As a critical care nurse in the neonatal intensive care unit at Banner Desert Medical Center, Melanie Ryan spends her days caring for premature and critically ill newborns with life threatening conditions. After spending most of her nursing career in the pediatric intensive care unit caring for critically ill children and adolescents, NICU seemed like the perfect next step.
“The NICU presents countless opportunities to learn and see truly unique cases,” she said. “I’m so blessed that I get to make a difference in the lives of these babies every day and get to see them graduate from the NICU. At times there are those who do not survive and I then work with the families to prepare them for the loss they must work through. This is the most difficult aspect of my job.”
Nursing wasn’t always on Ryan’s radar. She began college as an engineering student, but things changed when her sister was killed in a tragic car accident. “This was a difficult event in my life, but also was the inspiration for me to change course and become a nurse,” she said. Ryan graduated from ASU’s College of Nursing in 1990 with a Bachelor of Science degree in Nursing.
For Ryan, nursing has become a family affair. Her son Andrew recently graduated from ASU’s College of Nursing and Health Innovation with his BSN degree after switching his major from software engineering to nursing during his sophomore year. As his mother and now a fellow nurse, she couldn’t be more proud, she said.
“Andrew’s father and I were both trauma and ICU nurses,” Ryan said. “From an early age, he heard many stories of miracles and some unfortunate tragedies from our work as nurses. Although Andrew always enjoyed and had a natural skill at engineering, he realized that he wanted to help others and make a more tangible difference in their lives.”
Andrew did well in the engineering program, earning academic recognition both semesters, but had become unsatisfied with his major. He began to wonder how his work would impact people in a positive way, so he took a semester to experiment with science courses. While he had initially thought about nursing as he was deciding on his major, he felt intimidated by the competitiveness of the program, the number of clinical hours, and the stress involved in the field.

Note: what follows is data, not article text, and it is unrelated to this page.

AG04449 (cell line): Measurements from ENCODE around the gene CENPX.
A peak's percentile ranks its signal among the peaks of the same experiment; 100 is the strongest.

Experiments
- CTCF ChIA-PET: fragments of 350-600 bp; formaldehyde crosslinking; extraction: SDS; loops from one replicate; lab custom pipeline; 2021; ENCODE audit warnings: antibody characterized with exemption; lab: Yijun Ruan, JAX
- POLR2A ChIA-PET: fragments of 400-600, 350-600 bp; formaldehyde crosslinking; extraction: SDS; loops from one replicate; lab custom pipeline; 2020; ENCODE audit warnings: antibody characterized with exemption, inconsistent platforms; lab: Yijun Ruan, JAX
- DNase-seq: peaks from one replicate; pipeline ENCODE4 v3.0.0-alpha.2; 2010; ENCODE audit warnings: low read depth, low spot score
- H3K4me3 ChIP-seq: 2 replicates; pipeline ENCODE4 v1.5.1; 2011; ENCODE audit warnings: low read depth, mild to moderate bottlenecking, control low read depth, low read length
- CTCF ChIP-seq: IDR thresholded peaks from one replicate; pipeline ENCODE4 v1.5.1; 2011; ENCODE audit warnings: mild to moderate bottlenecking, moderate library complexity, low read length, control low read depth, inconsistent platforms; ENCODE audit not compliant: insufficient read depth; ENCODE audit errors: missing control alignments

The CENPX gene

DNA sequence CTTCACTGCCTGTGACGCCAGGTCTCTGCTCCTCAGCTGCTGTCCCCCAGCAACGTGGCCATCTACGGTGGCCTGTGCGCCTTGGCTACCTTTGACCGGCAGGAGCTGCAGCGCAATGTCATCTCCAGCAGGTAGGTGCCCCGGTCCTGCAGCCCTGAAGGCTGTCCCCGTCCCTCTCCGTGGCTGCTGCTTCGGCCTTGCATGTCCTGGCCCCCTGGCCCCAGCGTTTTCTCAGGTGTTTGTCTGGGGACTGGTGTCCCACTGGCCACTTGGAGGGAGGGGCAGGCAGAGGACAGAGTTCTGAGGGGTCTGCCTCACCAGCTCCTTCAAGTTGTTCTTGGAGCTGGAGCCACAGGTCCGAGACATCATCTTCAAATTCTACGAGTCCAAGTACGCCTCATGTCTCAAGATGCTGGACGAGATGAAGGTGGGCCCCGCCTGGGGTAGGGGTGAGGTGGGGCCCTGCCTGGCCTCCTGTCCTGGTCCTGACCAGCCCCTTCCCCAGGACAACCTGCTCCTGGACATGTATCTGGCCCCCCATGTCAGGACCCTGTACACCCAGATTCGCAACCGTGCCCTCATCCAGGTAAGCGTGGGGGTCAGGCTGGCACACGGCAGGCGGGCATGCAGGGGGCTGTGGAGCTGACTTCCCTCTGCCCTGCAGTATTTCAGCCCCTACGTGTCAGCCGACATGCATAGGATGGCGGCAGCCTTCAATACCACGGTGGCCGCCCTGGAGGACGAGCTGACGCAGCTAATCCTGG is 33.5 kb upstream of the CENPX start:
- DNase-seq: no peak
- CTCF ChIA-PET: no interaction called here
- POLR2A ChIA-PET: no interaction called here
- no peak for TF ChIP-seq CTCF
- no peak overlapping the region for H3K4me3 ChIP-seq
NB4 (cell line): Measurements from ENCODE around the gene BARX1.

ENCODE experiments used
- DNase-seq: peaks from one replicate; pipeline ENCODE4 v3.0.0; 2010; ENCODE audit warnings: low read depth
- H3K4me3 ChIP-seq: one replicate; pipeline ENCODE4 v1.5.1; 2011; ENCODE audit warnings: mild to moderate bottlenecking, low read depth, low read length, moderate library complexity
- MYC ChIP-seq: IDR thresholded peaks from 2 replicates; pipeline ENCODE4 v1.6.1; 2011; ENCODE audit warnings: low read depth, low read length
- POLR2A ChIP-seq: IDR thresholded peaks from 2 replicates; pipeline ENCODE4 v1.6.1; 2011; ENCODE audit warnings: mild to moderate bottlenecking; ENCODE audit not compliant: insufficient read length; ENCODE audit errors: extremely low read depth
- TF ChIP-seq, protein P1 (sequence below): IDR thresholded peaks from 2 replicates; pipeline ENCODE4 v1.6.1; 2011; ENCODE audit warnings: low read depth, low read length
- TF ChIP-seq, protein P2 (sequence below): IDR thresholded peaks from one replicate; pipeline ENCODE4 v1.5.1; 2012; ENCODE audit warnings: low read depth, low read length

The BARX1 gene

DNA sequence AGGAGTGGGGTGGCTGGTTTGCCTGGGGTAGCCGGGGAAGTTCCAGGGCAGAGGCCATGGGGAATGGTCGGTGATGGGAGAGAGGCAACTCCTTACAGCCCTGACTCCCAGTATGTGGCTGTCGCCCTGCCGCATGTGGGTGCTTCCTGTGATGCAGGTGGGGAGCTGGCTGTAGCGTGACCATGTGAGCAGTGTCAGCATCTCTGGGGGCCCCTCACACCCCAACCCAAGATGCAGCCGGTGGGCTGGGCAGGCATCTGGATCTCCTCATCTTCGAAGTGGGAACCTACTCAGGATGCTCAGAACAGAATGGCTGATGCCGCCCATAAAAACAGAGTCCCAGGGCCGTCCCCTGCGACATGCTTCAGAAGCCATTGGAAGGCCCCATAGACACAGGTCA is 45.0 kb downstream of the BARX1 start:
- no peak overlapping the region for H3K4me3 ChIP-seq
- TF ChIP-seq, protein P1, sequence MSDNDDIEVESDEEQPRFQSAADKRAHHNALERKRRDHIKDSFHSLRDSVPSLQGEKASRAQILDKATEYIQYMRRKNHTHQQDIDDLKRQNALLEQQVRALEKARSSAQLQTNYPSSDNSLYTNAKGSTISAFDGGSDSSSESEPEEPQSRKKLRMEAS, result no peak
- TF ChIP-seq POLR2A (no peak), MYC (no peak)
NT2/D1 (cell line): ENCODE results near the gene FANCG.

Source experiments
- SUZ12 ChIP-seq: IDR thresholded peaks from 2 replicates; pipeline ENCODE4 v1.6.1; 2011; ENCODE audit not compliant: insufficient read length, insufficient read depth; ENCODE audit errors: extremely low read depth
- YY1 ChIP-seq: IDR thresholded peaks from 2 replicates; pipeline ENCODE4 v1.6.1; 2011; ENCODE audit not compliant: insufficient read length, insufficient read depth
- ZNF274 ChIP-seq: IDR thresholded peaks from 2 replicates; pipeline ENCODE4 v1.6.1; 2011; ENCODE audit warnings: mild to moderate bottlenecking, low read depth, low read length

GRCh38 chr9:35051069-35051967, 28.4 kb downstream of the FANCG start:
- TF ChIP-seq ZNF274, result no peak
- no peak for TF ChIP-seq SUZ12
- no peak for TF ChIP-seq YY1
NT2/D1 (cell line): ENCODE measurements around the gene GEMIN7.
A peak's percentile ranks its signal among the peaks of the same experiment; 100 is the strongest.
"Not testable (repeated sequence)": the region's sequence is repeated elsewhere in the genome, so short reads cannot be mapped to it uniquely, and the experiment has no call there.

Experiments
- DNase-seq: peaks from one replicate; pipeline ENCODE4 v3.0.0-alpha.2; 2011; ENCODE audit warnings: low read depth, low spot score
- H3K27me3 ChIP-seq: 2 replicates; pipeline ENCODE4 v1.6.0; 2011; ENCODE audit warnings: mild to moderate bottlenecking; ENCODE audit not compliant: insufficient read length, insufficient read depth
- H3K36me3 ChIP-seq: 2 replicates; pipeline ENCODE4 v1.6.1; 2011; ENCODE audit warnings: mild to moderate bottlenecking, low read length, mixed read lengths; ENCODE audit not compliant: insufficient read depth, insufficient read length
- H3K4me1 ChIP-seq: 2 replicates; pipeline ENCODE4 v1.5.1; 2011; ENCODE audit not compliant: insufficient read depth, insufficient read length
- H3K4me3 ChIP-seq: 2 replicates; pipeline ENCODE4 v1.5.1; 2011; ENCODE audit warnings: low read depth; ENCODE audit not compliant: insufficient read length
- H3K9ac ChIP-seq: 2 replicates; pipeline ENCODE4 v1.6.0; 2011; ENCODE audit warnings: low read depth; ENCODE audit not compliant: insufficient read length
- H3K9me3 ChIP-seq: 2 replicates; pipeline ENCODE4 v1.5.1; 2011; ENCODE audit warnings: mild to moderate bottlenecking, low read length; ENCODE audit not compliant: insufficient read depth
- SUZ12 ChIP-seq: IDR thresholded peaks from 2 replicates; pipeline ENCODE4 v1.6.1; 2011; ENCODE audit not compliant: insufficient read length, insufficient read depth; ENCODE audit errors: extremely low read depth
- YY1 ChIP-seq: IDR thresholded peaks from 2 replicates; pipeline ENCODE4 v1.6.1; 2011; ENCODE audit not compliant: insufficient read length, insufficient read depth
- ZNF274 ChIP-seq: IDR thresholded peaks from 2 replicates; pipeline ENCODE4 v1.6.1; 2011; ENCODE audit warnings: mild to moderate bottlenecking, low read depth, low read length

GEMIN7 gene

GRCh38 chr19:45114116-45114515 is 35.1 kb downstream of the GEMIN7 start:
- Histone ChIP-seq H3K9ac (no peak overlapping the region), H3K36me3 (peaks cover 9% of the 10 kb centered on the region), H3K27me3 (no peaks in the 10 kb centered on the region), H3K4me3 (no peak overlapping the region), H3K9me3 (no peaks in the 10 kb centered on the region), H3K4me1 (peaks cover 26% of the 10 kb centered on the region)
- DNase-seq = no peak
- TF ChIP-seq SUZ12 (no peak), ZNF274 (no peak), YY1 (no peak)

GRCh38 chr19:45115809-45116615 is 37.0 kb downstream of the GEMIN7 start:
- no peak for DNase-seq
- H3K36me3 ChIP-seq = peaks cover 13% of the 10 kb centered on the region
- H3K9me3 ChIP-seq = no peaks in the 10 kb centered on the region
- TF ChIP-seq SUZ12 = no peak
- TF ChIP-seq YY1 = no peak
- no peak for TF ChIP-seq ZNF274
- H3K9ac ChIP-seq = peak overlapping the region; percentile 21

But after changing direction and taking the prerequisite courses for the nursing program, he was hooked.
“I was never bored and I wanted more,” he said. “When I was accepted into the program, I’d spend extra hours practicing my skills in lab, assessing family members, and researching diseases. I was eating and breathing nursing, and as a graduate from ASU’s program--and a current RN, I am so glad I made this choice!”
Melanie Ryan plans to continue the family’s college-going tradition and return to ASU next spring to earn her Master of Science degree in Nursing with a focus on education. She also intends to pursue her family nurse practitioner certification with plans to work in an urgent care setting in the community and pursue mission work in underdeveloped countries where children are at risk.
“I currently precept student nurses, new grads and new hires,” she said. “I would like to expand on my teaching skills and become a clinical instructor to share my passion and knowledge with those just starting their careers. I’ve had many incredible instructors over the years who inspired me and drove me to continue learning and improving at all times.”